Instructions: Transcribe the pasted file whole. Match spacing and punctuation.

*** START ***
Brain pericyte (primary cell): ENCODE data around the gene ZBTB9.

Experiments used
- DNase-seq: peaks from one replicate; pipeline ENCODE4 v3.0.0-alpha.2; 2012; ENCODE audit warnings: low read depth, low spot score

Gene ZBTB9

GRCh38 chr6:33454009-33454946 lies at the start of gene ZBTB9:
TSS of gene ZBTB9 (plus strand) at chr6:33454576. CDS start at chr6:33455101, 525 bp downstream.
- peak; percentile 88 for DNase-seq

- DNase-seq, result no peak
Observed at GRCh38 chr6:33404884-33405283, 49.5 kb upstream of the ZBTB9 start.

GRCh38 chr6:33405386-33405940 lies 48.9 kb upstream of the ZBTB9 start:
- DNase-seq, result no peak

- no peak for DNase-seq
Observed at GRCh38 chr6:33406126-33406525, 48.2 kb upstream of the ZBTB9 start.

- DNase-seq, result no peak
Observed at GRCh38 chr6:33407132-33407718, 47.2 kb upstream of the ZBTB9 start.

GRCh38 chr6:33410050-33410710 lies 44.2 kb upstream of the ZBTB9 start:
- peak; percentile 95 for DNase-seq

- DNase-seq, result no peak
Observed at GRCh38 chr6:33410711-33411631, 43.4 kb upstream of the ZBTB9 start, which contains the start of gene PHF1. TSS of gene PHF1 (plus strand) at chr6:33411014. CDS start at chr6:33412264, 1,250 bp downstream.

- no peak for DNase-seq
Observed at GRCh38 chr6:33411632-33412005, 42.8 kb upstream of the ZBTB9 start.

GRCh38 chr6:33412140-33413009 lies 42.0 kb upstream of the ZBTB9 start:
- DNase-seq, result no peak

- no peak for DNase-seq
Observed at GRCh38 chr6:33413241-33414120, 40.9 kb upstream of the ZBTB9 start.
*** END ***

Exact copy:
Brain pericyte (primary cell): ENCODE data around the gene ZBTB9.

Experiments used
- DNase-seq: peaks from one replicate; pipeline ENCODE4 v3.0.0-alpha.2; 2012; ENCODE audit warnings: low read depth, low spot score

Gene ZBTB9

GRCh38 chr6:33454009-33454946 lies at the start of gene ZBTB9:
TSS of gene ZBTB9 (plus strand) at chr6:33454576. CDS start at chr6:33455101, 525 bp downstream.
- peak; percentile 88 for DNase-seq

- DNase-seq, result no peak
Observed at GRCh38 chr6:33404884-33405283, 49.5 kb upstream of the ZBTB9 start.

GRCh38 chr6:33405386-33405940 lies 48.9 kb upstream of the ZBTB9 start:
- DNase-seq, result no peak

- no peak for DNase-seq
Observed at GRCh38 chr6:33406126-33406525, 48.2 kb upstream of the ZBTB9 start.

- DNase-seq, result no peak
Observed at GRCh38 chr6:33407132-33407718, 47.2 kb upstream of the ZBTB9 start.

GRCh38 chr6:33410050-33410710 lies 44.2 kb upstream of the ZBTB9 start:
- peak; percentile 95 for DNase-seq

- DNase-seq, result no peak
Observed at GRCh38 chr6:33410711-33411631, 43.4 kb upstream of the ZBTB9 start, which contains the start of gene PHF1. TSS of gene PHF1 (plus strand) at chr6:33411014. CDS start at chr6:33412264, 1,250 bp downstream.

- no peak for DNase-seq
Observed at GRCh38 chr6:33411632-33412005, 42.8 kb upstream of the ZBTB9 start.

GRCh38 chr6:33412140-33413009 lies 42.0 kb upstream of the ZBTB9 start:
- DNase-seq, result no peak

- no peak for DNase-seq
Observed at GRCh38 chr6:33413241-33414120, 40.9 kb upstream of the ZBTB9 start.